The issue--and I will admit that I didn't know this was an issue beforehand--is that there's a huge gulf in our culture with respect to food, and it is very much related to money. I thought I was doing the right thing by telling people and linking to one restaurant's views on how Taco Bell threatens the local food businesses in our area, but that may not have been the best thing to do--I had never eaten at this restaurant and hadn't realized how expensive it was and how it could keep most people out! Obviously, not everyone, including me, can afford an $11 hamburger made with meat from grass-fed vegetarian cows. People think my perspective is elitist. Which is partly undeniable--even though I can't afford to eat at high class restaurants, I feel it's undeniable that restaurants that serve organic and responsible food are better for the health of the country than a chain that pops out processed meat in tacos that cost 99 cents. While I can't afford an $11 hamburger or a $17 pasta dish, I buy organic chickens and eggs, and I mostly buy organic vegetables--which cost a hell of a lot of money. We keep salt, sugar, and processed food to a minimum in my house. I could probably cut my grocery bill in half if I brought in more flavored cereals, chips, and ready-made TV dinners. But I don't it's good for my kids, which is very elitist. We've got a horrible epidemic of childhood obesity in this country, childhood allergies and genetic issues are out of control, and while I don't know if I would blame it on the food industry, it's one of the main variables that has changed during the 70's when I was born. I'm not against Taco Bell, per se, but it doesn't belong around kids. The food is bad for kids, and the traffic for the neighborhood is bad too.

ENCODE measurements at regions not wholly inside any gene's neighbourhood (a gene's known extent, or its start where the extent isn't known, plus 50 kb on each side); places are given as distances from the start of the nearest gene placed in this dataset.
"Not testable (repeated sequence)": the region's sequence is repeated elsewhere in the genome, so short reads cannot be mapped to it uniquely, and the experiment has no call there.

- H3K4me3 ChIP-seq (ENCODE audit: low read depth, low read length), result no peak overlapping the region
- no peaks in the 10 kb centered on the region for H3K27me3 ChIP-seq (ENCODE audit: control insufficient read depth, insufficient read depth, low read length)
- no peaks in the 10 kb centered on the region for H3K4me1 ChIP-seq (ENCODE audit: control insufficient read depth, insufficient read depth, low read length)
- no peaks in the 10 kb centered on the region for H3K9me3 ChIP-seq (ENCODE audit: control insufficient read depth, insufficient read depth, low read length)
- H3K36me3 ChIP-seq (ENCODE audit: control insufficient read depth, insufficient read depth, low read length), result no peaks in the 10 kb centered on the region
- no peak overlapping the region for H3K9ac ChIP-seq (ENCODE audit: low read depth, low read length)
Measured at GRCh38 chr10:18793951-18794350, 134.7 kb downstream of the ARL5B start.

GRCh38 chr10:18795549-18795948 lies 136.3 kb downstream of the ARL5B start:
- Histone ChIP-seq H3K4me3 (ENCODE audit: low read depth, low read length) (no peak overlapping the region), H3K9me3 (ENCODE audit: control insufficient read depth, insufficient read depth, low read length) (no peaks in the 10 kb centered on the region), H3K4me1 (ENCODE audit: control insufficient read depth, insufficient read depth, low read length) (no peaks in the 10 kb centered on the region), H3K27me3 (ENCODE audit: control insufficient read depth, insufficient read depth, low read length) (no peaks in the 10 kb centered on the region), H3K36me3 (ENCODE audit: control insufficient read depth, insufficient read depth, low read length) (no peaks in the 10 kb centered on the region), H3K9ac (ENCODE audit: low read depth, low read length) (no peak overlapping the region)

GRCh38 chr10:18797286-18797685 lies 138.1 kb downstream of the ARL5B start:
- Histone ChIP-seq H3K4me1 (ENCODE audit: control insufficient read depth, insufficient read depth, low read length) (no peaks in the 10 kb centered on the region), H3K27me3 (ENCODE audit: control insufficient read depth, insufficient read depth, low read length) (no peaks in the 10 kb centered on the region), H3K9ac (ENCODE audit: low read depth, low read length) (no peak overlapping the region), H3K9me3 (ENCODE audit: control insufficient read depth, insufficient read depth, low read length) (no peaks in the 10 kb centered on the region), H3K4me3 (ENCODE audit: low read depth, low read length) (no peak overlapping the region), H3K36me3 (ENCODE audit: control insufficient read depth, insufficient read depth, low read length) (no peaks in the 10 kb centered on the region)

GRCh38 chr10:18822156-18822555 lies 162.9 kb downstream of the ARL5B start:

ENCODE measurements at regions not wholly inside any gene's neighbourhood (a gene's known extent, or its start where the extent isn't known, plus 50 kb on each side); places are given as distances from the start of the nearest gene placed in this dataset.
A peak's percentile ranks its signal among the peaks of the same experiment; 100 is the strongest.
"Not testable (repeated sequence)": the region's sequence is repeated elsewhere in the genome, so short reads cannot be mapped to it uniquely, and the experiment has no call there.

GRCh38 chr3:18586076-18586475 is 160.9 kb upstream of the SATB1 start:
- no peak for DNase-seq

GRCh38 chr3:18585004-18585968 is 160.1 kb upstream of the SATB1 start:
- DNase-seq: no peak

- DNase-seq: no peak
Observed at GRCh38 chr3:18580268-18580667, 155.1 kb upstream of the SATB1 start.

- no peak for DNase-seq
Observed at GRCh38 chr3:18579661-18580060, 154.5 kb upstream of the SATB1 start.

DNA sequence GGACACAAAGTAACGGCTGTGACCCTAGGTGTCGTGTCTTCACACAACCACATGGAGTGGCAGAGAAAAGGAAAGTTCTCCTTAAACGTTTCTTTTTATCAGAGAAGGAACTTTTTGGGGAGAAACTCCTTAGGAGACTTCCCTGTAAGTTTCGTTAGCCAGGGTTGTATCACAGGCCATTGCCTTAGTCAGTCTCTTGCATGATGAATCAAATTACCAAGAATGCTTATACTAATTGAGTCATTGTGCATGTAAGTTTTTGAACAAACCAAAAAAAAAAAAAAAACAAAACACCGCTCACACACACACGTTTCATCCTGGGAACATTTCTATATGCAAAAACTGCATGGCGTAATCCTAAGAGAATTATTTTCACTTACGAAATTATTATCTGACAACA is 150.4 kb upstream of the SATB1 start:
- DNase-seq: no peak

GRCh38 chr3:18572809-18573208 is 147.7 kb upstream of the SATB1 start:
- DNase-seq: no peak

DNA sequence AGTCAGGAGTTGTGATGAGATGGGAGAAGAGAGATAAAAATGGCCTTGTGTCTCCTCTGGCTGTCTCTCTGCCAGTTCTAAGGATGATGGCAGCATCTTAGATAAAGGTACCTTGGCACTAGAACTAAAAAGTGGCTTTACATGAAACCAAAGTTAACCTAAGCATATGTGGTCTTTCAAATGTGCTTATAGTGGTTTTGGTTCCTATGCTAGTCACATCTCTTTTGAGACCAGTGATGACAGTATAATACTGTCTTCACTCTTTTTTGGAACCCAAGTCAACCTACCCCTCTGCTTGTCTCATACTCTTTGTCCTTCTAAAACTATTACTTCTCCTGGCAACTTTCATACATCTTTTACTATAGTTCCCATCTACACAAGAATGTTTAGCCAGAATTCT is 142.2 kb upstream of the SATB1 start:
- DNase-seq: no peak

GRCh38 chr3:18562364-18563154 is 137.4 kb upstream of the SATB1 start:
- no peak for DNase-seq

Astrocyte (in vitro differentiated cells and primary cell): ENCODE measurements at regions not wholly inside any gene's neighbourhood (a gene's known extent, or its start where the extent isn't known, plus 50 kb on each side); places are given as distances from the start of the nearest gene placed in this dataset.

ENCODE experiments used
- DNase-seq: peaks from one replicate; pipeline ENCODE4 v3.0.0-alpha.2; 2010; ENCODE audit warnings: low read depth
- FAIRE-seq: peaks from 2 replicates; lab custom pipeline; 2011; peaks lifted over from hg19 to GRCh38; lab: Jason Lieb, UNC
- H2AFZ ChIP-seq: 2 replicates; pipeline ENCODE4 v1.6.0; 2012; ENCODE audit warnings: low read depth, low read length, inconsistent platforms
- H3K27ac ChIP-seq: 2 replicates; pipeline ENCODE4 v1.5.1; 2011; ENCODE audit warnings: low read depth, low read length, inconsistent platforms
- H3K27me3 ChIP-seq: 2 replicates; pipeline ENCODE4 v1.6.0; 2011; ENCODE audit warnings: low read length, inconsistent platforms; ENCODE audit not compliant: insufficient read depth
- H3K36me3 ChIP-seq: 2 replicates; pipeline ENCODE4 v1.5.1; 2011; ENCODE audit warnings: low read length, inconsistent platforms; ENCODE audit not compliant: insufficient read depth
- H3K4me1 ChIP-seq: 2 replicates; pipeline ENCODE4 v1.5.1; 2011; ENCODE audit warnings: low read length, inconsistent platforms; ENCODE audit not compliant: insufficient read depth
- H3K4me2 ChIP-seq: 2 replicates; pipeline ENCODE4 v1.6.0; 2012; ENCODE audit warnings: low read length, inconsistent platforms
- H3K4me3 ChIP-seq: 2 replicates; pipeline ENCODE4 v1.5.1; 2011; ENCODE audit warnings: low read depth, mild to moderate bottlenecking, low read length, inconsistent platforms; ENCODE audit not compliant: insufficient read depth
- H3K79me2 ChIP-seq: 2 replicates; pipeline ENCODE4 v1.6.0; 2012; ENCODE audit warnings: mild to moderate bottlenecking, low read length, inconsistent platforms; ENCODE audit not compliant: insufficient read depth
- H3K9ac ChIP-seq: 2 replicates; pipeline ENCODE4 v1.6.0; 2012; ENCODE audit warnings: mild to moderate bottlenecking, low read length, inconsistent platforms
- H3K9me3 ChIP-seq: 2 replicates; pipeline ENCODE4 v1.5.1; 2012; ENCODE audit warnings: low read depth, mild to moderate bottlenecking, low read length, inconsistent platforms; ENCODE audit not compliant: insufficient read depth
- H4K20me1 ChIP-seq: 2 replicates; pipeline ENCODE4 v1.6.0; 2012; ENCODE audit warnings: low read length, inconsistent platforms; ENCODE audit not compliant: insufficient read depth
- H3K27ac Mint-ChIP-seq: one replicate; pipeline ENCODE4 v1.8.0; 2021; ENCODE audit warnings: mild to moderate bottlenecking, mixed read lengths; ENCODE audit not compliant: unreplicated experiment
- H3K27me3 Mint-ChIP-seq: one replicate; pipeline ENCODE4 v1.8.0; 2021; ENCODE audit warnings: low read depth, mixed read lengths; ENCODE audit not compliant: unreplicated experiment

So what is the solution? It seems like it's hard to be a good parent without being somewhat elitist.  There are just too many choices, and when you cut down the cheap choices and insist on food that is more expensive, you're being elitist because you're discriminating against people who don't want to pay a lot for food. There just is no way around this political minefield. You can't win them all, and you have to do what's best for your kids. Right now, corporate America and fast food corporations are declaring a war on our kids, and they're winning. Even a rich and famous guy like Jamie Oliver gets push back.